Rugby Union Could Face Strikes
Rugby Faces Strike Warning
Rugby Union was one of the first sports on UK soil to adopt the salary cap model. Primarily an American system used in multiple sports, salary caps are a method of limiting the spending of clubs in order to protect the longevity and increase the fairness of competition. Caps can be implemented based on individual turnover, allowing clubs to spend a percentage of what they earn. Or a blanket approach across the league meaning everybody works towards the same limitations.
Premiership club Saracens, recently in a high profile case, were found guilty of major salary cap breaches and face top flight relegation as a consequence. Being one of the few clubs who have the finances and success to ‘overspend,’ they flexed their chequebook in committing these breaches before being found guilty.
Premiership Rugby Salary Cap
Premiership Rugby currently has a salary cap of £7 million plus two players who are exempt from these restrictions. In the wake of the Coronavirus pandemic, it seems as though this limit may be reduced by a further 25%. This potential law alteration has faced early opposition by the playing fraternity. Any salary cap reduction would result in existing contract changes, as well as limited options for players looking for a lucrative move in this country.
Rumours of a further reduction have sparked concerns that somewhat of a player exodus could take place. With players from English clubs choosing to head abroad to earn better pay days, countries such as Japan have the means to outspend Premiership clubs with ease.
Clubs recently returned to non-contact training and reports have emerged of a deal in principal being agreed to implement salary cap changes. Whilst the benefits of a further salary cap reduction are a decreased risk of financial difficulties to clubs, a risk that has undoubtedly been heightened following the pandemic. Losses of revenue, prize money and a distinct possibility of a future without spectator attendance all add to the financial burden, a burden that needs to be offset somewhere. Seemingly player wages are the chosen destination.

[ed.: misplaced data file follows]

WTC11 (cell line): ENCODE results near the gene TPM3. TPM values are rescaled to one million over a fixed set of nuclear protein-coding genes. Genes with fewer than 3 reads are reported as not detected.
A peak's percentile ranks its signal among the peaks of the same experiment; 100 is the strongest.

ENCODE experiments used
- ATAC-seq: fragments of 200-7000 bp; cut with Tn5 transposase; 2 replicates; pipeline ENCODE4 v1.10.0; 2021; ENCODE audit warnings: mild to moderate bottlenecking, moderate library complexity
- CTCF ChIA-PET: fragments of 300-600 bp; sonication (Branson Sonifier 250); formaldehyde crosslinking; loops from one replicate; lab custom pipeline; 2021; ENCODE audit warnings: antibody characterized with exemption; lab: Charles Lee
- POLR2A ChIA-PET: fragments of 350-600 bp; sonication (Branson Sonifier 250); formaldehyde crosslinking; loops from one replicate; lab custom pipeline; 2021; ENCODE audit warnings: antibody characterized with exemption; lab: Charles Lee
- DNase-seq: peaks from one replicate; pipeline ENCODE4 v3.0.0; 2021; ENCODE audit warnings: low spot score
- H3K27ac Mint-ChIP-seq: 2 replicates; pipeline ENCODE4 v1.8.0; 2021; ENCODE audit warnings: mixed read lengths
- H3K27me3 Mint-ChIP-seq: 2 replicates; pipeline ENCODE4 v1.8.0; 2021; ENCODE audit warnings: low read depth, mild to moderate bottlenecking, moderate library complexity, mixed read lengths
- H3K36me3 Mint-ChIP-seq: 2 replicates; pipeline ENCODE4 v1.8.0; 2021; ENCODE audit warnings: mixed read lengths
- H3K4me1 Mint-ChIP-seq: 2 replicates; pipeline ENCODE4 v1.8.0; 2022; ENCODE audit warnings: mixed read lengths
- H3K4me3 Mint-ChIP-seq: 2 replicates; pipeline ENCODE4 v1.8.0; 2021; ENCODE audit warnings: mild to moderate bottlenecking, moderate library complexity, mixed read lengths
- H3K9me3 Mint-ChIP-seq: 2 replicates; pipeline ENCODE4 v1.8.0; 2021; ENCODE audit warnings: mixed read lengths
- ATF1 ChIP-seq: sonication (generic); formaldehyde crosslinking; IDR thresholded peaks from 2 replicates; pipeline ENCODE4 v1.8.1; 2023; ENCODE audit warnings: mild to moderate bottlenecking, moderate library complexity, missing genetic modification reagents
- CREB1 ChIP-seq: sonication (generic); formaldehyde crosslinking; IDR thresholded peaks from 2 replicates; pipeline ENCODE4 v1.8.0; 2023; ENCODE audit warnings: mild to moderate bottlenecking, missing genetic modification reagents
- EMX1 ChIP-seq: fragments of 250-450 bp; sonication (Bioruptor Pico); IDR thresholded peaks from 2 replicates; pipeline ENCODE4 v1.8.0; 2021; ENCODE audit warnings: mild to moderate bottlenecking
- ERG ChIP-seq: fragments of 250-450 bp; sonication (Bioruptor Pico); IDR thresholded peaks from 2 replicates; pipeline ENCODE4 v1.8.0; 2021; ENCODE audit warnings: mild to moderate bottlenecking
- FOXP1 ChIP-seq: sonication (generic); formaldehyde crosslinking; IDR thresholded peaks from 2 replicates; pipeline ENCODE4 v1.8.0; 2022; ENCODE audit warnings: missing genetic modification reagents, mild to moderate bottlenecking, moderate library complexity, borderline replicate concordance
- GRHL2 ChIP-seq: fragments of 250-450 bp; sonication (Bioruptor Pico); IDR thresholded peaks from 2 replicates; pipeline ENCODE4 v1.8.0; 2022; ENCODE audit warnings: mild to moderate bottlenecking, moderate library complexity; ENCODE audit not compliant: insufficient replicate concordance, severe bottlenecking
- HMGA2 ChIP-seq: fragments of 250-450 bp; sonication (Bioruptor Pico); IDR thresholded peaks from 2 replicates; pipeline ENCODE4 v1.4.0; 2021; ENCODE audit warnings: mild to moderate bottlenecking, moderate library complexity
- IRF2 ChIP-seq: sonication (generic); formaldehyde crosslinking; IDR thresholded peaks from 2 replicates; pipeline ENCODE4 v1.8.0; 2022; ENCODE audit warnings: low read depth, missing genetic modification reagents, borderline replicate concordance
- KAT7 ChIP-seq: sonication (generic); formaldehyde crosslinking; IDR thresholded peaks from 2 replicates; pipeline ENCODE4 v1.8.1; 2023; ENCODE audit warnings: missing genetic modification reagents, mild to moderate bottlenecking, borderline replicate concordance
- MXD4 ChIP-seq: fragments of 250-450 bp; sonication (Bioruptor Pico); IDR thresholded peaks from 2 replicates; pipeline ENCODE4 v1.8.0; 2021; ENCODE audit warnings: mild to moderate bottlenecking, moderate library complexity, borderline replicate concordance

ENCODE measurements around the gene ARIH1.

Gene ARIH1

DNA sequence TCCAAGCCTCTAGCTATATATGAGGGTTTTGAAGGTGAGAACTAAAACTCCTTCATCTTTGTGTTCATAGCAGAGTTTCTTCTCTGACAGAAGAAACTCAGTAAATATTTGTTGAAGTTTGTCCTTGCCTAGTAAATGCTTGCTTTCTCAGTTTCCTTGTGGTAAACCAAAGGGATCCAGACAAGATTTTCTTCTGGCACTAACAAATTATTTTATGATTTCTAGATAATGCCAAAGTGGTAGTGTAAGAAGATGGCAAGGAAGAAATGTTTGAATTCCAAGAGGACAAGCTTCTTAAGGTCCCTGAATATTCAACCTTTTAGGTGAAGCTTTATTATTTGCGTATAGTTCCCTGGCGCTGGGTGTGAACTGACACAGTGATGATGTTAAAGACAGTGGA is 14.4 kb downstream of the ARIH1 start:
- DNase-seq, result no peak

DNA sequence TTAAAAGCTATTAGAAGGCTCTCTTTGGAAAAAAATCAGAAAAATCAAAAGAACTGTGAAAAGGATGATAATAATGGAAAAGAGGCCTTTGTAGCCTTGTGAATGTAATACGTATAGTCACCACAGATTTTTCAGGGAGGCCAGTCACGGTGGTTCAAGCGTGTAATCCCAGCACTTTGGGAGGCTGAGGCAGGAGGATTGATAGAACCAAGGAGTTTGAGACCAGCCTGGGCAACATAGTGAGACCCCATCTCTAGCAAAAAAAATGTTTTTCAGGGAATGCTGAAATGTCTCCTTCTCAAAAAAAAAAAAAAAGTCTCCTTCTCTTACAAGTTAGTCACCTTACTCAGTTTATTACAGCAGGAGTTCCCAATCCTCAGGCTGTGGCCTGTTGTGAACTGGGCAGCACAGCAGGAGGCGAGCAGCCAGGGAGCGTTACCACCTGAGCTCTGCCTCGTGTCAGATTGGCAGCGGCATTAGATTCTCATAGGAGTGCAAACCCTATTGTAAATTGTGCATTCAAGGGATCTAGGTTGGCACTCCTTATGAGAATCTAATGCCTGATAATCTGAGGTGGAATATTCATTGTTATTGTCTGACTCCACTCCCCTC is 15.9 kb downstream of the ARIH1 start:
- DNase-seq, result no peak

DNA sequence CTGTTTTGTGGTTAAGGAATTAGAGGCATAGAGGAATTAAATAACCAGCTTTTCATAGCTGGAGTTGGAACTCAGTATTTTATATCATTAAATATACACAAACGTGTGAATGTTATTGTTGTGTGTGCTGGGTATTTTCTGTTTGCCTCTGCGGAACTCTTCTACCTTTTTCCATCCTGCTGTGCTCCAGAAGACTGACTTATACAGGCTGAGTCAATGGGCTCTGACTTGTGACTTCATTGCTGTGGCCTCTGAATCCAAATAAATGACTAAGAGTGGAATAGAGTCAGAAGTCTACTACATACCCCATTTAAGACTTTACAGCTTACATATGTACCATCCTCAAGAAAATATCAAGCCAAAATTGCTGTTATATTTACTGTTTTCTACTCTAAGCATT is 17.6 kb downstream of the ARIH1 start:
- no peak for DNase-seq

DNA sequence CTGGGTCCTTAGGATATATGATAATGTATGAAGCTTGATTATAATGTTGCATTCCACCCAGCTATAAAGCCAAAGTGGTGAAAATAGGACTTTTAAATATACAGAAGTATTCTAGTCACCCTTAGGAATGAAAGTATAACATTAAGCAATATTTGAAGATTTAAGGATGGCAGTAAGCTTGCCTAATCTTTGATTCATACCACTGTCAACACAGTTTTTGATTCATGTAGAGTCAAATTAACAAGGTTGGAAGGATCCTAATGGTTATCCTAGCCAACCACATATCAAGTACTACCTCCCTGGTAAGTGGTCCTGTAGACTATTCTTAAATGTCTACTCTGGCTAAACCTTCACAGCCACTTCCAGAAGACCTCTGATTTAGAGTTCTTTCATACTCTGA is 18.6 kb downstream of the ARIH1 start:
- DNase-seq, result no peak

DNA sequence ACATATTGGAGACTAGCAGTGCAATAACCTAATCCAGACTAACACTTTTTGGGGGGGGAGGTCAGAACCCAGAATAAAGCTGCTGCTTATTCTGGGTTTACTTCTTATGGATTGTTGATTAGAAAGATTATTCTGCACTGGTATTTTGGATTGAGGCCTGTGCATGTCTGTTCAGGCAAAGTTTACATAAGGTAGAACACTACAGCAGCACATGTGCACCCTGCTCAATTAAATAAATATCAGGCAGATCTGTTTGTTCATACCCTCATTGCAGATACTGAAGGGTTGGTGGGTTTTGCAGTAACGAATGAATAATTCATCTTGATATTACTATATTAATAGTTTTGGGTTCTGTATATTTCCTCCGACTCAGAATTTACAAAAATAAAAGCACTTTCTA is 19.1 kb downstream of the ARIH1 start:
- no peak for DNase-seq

Rugby Players’ Association chairman Mark Lambert, who is also a prop at Harlequins seemingly refused to rule out a player strike in response to any contract changes. He told PA News Agency ”it’s difficult for us to entirely rule out any options”. Lambert is understanding of the difficult financial decisions that need to be made, and the unprecedented financial situation the pandemic has put them in. However he highlighted the ”disregard” he feels players have been treated with during this period.
Players have already taken voluntary 25% wage reductions to help the clubs through the pandemic, a reduction which may now become a permanent move should the changes be confirmed.
Only one Premiership club announced a profit throughout last season, perhaps sign a reduced salary cap was in order regardless of pandemic. This pandemic may have simply forced the hand of the authorities, it seems as though a change is afoot albeit at the detriment to players.
This situation should it not be resolved could become increasingly murky, with threats of strikes, legal battles and playing staff exoduses. Whilst most will understand the requirement for an alteration in the way finances are distributed within the sport, given the highly different landscape the sport will be returning to things will undoubtedly have to alter. A loss of revenue is a certainty and therefore clubs will struggle to pay the players their previous salaries, but an enforced wage reduction mid contract is an extremely treacherous idea to enforce.
We hope you enjoyed the article ‘Rugby Faces Strike Warning.’ What do you make of these potential implications and how will they affect the rugby world? Let us know!
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